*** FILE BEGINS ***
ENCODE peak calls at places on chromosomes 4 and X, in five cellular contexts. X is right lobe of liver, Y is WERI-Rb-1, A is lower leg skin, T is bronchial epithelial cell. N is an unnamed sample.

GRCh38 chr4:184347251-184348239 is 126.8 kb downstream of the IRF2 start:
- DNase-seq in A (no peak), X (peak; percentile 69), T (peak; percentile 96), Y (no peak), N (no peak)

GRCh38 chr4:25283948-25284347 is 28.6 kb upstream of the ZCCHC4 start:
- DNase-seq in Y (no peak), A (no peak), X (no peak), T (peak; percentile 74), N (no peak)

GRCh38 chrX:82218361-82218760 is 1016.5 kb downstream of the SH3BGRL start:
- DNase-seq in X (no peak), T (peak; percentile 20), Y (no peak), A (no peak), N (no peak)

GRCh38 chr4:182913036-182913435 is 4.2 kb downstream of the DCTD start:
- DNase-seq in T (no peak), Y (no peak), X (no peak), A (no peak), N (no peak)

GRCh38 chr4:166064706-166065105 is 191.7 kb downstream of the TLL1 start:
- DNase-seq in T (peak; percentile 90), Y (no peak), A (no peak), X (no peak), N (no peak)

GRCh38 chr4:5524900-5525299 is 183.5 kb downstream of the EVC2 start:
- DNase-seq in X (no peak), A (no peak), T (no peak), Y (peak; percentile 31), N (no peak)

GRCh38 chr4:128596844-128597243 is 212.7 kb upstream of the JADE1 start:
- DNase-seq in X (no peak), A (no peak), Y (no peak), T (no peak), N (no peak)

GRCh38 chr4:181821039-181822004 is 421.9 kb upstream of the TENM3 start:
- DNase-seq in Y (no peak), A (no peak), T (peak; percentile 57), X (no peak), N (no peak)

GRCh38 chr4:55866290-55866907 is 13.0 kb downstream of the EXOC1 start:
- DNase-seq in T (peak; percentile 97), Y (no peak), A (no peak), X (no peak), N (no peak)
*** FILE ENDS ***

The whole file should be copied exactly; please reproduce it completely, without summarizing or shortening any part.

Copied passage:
ENCODE peak calls at places on chromosomes 4 and X, in five cellular contexts. X is right lobe of liver, Y is WERI-Rb-1, A is lower leg skin, T is bronchial epithelial cell. N is an unnamed sample.

GRCh38 chr4:184347251-184348239 is 126.8 kb downstream of the IRF2 start:
- DNase-seq in A (no peak), X (peak; percentile 69), T (peak; percentile 96), Y (no peak), N (no peak)

GRCh38 chr4:25283948-25284347 is 28.6 kb upstream of the ZCCHC4 start:
- DNase-seq in Y (no peak), A (no peak), X (no peak), T (peak; percentile 74), N (no peak)

GRCh38 chrX:82218361-82218760 is 1016.5 kb downstream of the SH3BGRL start:
- DNase-seq in X (no peak), T (peak; percentile 20), Y (no peak), A (no peak), N (no peak)

GRCh38 chr4:182913036-182913435 is 4.2 kb downstream of the DCTD start:
- DNase-seq in T (no peak), Y (no peak), X (no peak), A (no peak), N (no peak)

GRCh38 chr4:166064706-166065105 is 191.7 kb downstream of the TLL1 start:
- DNase-seq in T (peak; percentile 90), Y (no peak), A (no peak), X (no peak), N (no peak)

GRCh38 chr4:5524900-5525299 is 183.5 kb downstream of the EVC2 start:
- DNase-seq in X (no peak), A (no peak), T (no peak), Y (peak; percentile 31), N (no peak)

GRCh38 chr4:128596844-128597243 is 212.7 kb upstream of the JADE1 start:
- DNase-seq in X (no peak), A (no peak), Y (no peak), T (no peak), N (no peak)

GRCh38 chr4:181821039-181822004 is 421.9 kb upstream of the TENM3 start:
- DNase-seq in Y (no peak), A (no peak), T (peak; percentile 57), X (no peak), N (no peak)

GRCh38 chr4:55866290-55866907 is 13.0 kb downstream of the EXOC1 start:
- DNase-seq in T (peak; percentile 97), Y (no peak), A (no peak), X (no peak), N (no peak)